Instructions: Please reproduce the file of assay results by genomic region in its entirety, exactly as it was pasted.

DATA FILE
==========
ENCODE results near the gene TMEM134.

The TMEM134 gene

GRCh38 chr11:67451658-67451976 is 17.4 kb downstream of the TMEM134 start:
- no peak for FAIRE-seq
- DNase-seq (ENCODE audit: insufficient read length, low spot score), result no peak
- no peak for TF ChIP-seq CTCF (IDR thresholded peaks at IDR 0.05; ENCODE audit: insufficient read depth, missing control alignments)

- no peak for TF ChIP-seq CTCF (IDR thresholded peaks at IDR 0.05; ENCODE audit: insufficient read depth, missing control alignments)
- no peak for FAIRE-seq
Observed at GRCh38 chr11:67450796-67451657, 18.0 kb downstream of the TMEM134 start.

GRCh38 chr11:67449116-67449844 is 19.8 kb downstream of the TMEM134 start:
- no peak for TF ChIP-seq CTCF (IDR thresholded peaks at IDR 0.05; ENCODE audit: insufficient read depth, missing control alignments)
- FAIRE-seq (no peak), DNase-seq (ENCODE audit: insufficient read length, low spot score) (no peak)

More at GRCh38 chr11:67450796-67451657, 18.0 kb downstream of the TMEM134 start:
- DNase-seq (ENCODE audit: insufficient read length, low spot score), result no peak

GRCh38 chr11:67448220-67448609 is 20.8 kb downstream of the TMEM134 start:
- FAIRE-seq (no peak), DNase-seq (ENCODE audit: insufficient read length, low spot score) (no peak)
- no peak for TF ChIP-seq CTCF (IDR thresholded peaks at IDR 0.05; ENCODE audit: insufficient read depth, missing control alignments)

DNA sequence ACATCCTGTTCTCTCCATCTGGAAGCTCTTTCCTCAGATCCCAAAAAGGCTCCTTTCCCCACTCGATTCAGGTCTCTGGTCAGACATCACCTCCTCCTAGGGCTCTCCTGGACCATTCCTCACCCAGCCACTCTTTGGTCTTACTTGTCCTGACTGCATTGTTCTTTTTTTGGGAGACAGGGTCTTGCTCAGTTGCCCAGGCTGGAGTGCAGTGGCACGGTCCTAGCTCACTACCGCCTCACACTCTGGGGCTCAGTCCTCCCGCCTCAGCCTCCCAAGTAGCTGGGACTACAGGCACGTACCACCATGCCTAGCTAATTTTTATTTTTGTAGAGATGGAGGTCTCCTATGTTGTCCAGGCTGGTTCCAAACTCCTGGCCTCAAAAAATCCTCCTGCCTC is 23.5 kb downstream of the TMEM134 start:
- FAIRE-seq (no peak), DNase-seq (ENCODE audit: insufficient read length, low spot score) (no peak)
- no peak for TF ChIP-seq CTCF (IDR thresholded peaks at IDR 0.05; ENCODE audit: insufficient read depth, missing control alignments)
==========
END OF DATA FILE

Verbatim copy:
ENCODE results near the gene TMEM134.

The TMEM134 gene

GRCh38 chr11:67451658-67451976 is 17.4 kb downstream of the TMEM134 start:
- no peak for FAIRE-seq
- DNase-seq (ENCODE audit: insufficient read length, low spot score), result no peak
- no peak for TF ChIP-seq CTCF (IDR thresholded peaks at IDR 0.05; ENCODE audit: insufficient read depth, missing control alignments)

- no peak for TF ChIP-seq CTCF (IDR thresholded peaks at IDR 0.05; ENCODE audit: insufficient read depth, missing control alignments)
- no peak for FAIRE-seq
Observed at GRCh38 chr11:67450796-67451657, 18.0 kb downstream of the TMEM134 start.

GRCh38 chr11:67449116-67449844 is 19.8 kb downstream of the TMEM134 start:
- no peak for TF ChIP-seq CTCF (IDR thresholded peaks at IDR 0.05; ENCODE audit: insufficient read depth, missing control alignments)
- FAIRE-seq (no peak), DNase-seq (ENCODE audit: insufficient read length, low spot score) (no peak)

More at GRCh38 chr11:67450796-67451657, 18.0 kb downstream of the TMEM134 start:
- DNase-seq (ENCODE audit: insufficient read length, low spot score), result no peak

GRCh38 chr11:67448220-67448609 is 20.8 kb downstream of the TMEM134 start:
- FAIRE-seq (no peak), DNase-seq (ENCODE audit: insufficient read length, low spot score) (no peak)
- no peak for TF ChIP-seq CTCF (IDR thresholded peaks at IDR 0.05; ENCODE audit: insufficient read depth, missing control alignments)

DNA sequence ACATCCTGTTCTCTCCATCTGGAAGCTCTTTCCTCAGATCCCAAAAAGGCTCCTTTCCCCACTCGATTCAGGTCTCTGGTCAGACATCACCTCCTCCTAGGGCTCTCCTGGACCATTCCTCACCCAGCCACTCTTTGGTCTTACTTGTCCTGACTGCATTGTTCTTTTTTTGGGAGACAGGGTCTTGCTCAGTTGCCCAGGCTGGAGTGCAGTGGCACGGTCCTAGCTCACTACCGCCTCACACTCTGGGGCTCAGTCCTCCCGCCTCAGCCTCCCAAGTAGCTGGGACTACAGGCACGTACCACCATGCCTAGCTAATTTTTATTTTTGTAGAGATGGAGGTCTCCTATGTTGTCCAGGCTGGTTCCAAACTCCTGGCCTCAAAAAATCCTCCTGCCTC is 23.5 kb downstream of the TMEM134 start:
- FAIRE-seq (no peak), DNase-seq (ENCODE audit: insufficient read length, low spot score) (no peak)
- no peak for TF ChIP-seq CTCF (IDR thresholded peaks at IDR 0.05; ENCODE audit: insufficient read depth, missing control alignments)